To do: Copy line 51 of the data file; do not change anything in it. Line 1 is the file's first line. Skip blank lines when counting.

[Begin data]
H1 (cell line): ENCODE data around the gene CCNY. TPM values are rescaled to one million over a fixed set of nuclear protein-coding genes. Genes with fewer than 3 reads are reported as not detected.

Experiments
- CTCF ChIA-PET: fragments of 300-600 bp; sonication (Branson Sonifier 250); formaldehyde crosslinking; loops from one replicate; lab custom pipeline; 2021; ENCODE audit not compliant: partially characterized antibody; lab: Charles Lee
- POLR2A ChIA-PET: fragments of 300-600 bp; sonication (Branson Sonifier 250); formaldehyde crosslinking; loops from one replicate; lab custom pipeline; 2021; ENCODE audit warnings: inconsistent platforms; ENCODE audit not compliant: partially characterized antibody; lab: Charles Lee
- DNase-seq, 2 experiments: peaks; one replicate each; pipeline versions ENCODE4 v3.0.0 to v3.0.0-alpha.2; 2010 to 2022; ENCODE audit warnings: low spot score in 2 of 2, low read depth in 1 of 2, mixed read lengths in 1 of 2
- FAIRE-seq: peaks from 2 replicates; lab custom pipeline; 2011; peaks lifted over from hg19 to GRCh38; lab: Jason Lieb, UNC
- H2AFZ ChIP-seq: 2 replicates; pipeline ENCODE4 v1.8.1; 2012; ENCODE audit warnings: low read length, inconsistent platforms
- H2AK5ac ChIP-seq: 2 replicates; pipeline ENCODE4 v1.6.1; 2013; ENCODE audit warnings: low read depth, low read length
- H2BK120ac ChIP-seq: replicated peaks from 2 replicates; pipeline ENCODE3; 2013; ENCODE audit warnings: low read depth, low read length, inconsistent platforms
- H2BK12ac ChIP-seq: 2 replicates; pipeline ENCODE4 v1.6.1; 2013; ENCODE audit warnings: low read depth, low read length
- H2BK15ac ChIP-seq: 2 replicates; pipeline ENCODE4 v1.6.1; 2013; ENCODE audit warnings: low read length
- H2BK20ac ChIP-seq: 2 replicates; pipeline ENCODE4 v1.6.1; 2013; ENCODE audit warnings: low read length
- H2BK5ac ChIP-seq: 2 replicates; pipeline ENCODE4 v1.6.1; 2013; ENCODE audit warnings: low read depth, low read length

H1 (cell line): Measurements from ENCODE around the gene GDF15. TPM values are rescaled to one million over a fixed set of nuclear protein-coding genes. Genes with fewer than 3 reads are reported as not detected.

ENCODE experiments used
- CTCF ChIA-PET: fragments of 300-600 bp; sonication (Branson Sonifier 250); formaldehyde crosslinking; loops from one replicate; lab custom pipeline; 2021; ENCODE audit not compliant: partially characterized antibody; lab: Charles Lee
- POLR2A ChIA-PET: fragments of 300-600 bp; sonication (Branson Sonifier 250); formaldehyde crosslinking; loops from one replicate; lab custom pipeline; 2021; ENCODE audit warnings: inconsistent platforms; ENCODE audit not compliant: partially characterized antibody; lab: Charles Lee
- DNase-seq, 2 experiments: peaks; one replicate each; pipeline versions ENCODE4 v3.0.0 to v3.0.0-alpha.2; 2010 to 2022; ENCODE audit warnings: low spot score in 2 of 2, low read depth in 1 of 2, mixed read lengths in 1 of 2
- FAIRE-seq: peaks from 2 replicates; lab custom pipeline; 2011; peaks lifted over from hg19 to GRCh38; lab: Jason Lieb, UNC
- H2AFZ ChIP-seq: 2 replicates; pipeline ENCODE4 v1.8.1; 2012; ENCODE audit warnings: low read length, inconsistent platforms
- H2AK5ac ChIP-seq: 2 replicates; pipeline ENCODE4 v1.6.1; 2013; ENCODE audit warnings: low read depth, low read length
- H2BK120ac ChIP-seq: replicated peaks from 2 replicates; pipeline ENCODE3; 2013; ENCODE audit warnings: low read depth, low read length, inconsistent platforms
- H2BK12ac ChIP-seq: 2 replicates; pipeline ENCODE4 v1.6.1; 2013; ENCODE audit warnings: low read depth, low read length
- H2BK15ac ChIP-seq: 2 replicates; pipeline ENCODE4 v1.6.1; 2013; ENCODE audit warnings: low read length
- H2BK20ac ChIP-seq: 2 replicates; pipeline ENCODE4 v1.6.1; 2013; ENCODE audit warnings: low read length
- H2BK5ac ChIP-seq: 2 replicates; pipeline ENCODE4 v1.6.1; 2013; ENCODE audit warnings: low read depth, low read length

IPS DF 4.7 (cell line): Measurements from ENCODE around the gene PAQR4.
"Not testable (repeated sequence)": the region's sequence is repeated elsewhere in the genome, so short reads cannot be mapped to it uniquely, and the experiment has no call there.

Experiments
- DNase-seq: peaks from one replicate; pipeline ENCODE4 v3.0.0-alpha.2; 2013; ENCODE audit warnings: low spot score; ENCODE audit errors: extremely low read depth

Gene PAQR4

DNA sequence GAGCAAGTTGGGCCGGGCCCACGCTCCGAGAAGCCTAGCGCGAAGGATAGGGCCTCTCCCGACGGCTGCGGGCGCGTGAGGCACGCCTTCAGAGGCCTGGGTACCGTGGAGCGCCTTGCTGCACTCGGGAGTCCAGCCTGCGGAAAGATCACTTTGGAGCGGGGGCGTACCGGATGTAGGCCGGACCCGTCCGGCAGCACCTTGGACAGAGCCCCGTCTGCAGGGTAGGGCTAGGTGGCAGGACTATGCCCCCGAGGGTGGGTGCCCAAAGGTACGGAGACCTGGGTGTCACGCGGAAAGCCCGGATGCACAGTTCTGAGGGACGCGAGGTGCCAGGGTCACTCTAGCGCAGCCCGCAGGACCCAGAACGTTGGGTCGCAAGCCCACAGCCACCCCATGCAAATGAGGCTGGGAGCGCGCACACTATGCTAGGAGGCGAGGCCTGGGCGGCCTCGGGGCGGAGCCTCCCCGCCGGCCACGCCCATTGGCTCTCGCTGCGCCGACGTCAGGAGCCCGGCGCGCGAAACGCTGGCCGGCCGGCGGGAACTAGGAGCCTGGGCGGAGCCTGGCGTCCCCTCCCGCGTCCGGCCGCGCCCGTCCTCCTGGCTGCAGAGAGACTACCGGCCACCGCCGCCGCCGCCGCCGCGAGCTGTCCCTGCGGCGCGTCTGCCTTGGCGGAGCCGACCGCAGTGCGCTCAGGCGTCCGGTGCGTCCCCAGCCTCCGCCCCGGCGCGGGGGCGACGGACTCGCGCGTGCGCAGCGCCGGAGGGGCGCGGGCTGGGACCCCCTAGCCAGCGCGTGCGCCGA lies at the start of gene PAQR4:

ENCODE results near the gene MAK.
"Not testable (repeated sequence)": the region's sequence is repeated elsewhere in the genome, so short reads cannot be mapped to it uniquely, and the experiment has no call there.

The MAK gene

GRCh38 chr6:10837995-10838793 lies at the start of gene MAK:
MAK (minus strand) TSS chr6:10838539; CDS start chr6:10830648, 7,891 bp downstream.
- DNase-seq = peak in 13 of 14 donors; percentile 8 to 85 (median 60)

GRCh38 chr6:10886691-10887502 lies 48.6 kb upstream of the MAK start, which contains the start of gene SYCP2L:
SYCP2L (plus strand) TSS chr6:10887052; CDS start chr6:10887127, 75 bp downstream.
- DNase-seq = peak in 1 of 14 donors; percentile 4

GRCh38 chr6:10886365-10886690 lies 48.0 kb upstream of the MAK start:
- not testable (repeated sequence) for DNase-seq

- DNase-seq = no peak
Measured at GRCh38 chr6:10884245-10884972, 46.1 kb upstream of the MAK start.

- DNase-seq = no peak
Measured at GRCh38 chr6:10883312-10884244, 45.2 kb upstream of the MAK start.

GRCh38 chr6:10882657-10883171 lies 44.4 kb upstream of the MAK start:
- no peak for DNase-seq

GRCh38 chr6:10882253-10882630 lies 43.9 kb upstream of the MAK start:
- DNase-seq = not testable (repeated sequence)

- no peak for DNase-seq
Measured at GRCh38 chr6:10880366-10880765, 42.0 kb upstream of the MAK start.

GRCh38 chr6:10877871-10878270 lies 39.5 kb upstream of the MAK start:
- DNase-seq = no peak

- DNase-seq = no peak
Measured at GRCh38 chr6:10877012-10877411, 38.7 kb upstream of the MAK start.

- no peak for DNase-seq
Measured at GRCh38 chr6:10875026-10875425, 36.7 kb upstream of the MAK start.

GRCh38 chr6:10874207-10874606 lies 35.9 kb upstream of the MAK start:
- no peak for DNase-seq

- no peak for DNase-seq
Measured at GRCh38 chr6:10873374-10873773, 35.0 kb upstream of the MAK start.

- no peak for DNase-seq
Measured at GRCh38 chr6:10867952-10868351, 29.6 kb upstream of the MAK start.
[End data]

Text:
- DNase-seq = not testable (repeated sequence)